Canadian Consumer Confidence Recovering Slightly but Still Below Average as Federal Budget is Unveiled

TORONTO, March 21, 2013 /CNW/ - Canadian Consumer Confidence recovered slightly in March after falling quite sharply during the previous month.

According to the latest consumer confidence survey conducted by TNS, the Canadian Consumer Confidence Index regained a single point, edging back up to 96.5 after falling from 99.1 to 95.5 in February.

"Canadians' confidence in our economy experienced a slight bounce in March after a very hard fall in February. The slight increase tends to be more reflective of a collective uncertainty as to what's going to happen next, as opposed to more optimistic thinking for the future." explained Norman Baillie-David, Senior Vice President of TNS in Canada and Director of the Marketing and Social Research firm's monthly tracking study.

"March's results are showing that Canadians have mixed feelings:  they're feeling better about their situation right now, but aren't sure about what's coming down the pipe, which makes the contents of today's Federal budget all the more important.   Many of those who felt very pessimistic last month, bringing the index down, have taken a deep breath and seen February's bad economic news hasn't  affected them personally all that much; but they're reserving judgement for the future."

The Present Situation Index, which measures how people feel about the economy right now, which plunged almost six full points in February, rebounded the  strongest amongst the three sub-indices in March, gaining back 3.4 points and rising from 93.9 back to 97.3, reflecting a collective sigh of relief.

The Expectations Index, which measures people's outlook for the economy six months from now, remained relatively flat again in March, dropping 0.7 points from 101.8 to 101.1, which in fact should be interpreted as no drop at all in statistical terms.  This shows that even though Canadians feel somewhat more confident about their present situation, it's translating into optimism for the foreseeable future.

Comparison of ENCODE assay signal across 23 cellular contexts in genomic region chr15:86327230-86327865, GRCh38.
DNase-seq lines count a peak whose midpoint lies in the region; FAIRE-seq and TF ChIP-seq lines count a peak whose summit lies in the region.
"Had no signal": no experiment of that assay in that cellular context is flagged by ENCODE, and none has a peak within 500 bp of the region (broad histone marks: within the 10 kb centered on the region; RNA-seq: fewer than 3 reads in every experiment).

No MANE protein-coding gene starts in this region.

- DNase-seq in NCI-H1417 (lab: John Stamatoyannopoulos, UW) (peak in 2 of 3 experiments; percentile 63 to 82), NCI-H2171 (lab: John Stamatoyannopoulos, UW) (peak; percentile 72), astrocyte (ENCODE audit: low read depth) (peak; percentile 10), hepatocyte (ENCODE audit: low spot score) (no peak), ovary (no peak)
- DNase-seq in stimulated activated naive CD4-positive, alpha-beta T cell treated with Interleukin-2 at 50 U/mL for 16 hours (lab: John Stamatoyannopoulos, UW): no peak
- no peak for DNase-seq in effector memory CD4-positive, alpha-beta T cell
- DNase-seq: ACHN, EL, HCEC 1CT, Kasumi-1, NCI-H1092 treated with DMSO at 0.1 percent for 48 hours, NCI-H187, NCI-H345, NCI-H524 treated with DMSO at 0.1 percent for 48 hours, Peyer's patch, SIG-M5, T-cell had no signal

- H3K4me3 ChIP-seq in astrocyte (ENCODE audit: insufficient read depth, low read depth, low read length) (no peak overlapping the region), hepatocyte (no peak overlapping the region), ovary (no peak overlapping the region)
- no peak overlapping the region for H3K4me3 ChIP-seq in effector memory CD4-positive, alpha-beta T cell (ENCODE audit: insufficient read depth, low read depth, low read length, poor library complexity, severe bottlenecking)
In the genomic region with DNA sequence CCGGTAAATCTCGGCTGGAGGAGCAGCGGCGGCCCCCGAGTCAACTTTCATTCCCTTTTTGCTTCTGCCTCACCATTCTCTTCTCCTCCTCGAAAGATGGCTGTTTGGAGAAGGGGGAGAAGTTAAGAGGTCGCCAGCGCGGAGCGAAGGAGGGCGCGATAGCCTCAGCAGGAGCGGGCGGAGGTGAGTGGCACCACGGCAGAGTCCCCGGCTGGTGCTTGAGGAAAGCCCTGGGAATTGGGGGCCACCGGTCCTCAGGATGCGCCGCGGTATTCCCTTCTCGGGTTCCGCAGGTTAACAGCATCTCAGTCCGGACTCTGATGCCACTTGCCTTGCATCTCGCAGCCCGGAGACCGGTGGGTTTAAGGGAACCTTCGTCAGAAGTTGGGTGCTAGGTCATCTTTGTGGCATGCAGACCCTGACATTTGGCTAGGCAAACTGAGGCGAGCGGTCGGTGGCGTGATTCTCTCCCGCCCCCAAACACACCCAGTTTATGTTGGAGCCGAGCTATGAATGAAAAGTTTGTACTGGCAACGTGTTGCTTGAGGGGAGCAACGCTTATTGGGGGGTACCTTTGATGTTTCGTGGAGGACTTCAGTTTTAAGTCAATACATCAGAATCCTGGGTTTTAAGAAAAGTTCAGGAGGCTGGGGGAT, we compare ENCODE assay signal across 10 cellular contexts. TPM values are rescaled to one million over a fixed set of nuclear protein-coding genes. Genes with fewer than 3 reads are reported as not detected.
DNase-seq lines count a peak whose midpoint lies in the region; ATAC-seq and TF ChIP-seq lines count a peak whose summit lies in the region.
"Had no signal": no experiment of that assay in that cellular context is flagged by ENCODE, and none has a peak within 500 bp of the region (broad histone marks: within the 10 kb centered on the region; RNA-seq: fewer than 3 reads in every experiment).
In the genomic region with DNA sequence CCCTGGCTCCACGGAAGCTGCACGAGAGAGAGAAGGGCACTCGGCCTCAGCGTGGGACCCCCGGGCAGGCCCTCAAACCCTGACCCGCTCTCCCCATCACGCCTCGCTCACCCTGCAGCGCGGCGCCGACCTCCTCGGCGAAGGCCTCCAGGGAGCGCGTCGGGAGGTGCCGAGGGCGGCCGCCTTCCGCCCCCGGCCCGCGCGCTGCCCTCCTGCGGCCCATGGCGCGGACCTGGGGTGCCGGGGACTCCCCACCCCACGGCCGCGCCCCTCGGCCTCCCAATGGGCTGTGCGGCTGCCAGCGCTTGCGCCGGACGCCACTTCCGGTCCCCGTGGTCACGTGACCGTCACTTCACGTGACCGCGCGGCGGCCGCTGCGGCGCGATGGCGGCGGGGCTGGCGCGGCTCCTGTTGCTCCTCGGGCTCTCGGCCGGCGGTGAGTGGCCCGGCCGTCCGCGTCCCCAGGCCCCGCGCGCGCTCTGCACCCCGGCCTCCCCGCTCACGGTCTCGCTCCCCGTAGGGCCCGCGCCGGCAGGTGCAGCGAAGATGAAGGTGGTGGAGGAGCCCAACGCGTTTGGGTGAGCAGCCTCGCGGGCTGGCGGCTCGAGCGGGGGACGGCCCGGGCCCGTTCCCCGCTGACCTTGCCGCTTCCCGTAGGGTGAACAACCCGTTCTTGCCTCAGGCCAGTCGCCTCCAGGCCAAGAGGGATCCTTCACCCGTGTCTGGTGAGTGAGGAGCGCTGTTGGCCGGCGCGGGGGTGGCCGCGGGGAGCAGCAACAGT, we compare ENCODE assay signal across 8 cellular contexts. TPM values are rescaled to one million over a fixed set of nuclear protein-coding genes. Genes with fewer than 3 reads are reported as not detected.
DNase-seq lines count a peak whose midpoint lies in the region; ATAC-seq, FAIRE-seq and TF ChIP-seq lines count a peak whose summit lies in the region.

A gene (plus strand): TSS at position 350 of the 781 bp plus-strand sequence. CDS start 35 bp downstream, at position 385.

The Buy Index, which measures the extent to which Canadians feel that now is a good time to purchase a "big ticket item" such as a car or a major household appliance, also remained flat in March after dropping 3.6 points in February.

"With the housing market still retreating and with news of an impending Federal budget (being tabled today), Canadians are holding their cards close to their chest with regards to their spending plans. This may be a worrying sign for the consumer durables and home renovation retail sectors, as Spring usually tends to lift spirits as Canadians buy new homes and/or spruce up their existing homes with new appliances and home renovation projects. How Canadians react to the Budget with regard to their spending plans will be crucial for consumer confidence going forward."  added Mr. Baillie-David.

Full report with charts available at:
http://www.tnscanada.ca/news/2013.03.21-CCI-Tracking-2013-03.pdf

Consumer Confidence Index tracks Canadians' attitudes about the economy each month and is part of a global study conducted by TNS in 18 countries. Three indices are produced each month to show how confidence in the economy is changing: Present Situation Index; an Expectations Index; and a Buy Index.

The Canadian fieldwork is conducted using the firm's national bi-weekly telephone omnibus service, TNS Express Telephone.  A total of 1,015 nationally representative Canadian adults were interviewed between March 11 and March 14, 2013. For a survey sample of this size, the margin of sampling error is plus or minus 3.1 percentage points, 19 times out of 20.

About TNS and Kantar

TNS (www.tnscanada.ca) is the Canadian arm of TNS Global. TNS advises clients on specific growth strategies around new market entry, innovation, brand switching and stakeholder management, based on long-established expertise and market-leading solutions. With a presence in over 80 countries, TNS has more conversations with the world's consumers than anyone else and understands individual human behaviours and attitudes across every cultural, economic and political region of the world. TNS is part of Kantar, one of the world's largest insight, information and consultancy groups.

Please visit www.tnsglobal.com for more information.

Kantar is one of the world's largest insight, information and consultancy groups. By uniting the diverse talents of its 13 specialist companies, the group aims to become the pre-eminent provider of compelling and inspirational insights for the global business community. Its 28,500 employees work across 100 countries and across the whole spectrum of research and consultancy disciplines, enabling the group to offer clients business insights at each and every point of the consumer cycle. The group's services are employed by over half of the Fortune Top 500 companies. 

Please visit www.kantar.com for more information.


SOURCE: TNS

For further information:

If you want more information on these results please contact:

Norman Baillie-David, MBA, CMRP 
Vice President
(613) 230-4408 x101
norman.baillie-david@tnsglobal.com
@NBaillieDavid
www.tnscanada.ca
@TNSCanada